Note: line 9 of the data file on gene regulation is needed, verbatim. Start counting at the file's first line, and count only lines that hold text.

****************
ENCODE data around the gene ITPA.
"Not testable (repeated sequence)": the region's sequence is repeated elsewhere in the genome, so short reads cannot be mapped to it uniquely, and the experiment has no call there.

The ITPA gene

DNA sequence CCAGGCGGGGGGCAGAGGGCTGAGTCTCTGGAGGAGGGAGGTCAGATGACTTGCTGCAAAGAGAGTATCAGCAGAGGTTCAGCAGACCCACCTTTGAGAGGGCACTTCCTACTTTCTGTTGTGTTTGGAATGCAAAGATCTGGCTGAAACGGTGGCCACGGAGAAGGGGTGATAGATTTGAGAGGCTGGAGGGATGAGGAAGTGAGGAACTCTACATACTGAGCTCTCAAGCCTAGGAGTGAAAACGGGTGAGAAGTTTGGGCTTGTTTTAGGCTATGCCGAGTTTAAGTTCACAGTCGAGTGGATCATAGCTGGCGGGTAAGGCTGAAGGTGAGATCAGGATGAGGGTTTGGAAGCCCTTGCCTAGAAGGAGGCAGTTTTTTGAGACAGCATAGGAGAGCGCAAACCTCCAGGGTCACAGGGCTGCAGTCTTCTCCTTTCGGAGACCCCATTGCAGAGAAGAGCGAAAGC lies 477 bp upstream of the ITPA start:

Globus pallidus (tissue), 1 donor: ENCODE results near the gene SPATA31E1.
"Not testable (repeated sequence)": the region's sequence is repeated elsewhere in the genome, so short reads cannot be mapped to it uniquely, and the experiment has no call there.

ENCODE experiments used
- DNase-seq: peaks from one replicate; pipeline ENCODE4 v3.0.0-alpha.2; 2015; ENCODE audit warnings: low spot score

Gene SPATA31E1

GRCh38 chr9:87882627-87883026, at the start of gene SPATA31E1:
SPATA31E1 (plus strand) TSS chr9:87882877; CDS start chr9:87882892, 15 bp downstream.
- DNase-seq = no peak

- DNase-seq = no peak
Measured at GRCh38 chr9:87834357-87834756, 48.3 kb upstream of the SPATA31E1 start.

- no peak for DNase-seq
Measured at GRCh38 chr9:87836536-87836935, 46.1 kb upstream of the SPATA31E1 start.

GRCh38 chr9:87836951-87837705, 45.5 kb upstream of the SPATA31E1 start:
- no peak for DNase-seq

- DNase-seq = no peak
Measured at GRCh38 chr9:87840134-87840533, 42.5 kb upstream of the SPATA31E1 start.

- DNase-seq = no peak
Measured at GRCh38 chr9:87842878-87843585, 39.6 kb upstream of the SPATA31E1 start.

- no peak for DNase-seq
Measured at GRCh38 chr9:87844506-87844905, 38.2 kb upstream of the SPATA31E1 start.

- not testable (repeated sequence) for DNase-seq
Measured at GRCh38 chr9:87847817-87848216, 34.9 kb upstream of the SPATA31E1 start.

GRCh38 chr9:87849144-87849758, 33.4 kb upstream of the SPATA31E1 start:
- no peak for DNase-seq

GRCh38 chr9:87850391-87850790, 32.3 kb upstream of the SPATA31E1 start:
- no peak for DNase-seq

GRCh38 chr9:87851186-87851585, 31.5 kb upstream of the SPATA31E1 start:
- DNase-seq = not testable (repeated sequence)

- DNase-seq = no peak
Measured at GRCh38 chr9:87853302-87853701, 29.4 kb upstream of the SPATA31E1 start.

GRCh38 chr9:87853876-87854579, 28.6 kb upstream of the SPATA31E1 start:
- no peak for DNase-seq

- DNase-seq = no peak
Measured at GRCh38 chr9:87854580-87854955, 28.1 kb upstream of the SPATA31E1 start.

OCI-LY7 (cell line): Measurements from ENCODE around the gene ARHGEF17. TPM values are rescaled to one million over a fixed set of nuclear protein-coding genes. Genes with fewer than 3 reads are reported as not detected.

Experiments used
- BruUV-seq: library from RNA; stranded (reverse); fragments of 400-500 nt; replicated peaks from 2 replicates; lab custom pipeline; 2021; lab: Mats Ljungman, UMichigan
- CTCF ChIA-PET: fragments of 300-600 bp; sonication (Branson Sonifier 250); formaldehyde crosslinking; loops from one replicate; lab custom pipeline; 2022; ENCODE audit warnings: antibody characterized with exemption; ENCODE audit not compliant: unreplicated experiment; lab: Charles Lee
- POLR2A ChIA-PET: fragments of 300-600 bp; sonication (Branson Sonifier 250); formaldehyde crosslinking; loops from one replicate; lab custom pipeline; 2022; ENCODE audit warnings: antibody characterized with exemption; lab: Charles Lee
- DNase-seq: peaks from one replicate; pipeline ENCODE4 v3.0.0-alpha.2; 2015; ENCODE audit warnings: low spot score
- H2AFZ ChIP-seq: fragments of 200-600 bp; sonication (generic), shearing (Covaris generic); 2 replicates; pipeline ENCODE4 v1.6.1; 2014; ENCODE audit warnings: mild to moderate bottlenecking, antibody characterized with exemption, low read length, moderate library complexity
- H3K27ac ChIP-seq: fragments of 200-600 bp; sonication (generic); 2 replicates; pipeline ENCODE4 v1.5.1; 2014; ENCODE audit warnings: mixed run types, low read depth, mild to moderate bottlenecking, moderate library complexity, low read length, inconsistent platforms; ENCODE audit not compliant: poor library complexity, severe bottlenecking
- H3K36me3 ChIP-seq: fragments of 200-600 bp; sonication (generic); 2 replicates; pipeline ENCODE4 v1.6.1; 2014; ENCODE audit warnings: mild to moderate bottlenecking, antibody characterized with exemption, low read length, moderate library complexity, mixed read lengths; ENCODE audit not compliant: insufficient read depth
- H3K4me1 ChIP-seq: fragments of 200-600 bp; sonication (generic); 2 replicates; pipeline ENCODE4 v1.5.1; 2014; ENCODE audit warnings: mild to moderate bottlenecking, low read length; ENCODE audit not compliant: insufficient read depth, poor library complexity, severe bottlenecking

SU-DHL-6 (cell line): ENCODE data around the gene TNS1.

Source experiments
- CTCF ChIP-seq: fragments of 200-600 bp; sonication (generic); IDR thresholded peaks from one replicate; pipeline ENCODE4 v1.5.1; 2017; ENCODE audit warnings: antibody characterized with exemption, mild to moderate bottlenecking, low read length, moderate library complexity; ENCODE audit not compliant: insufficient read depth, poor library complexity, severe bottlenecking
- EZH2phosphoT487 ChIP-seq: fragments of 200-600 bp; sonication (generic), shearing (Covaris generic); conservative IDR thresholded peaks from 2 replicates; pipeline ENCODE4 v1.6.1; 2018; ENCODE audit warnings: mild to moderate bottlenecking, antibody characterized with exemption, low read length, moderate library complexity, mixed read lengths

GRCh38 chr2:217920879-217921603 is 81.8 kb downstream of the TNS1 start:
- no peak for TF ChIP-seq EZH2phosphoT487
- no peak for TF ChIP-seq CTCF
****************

Gene SPATA31E1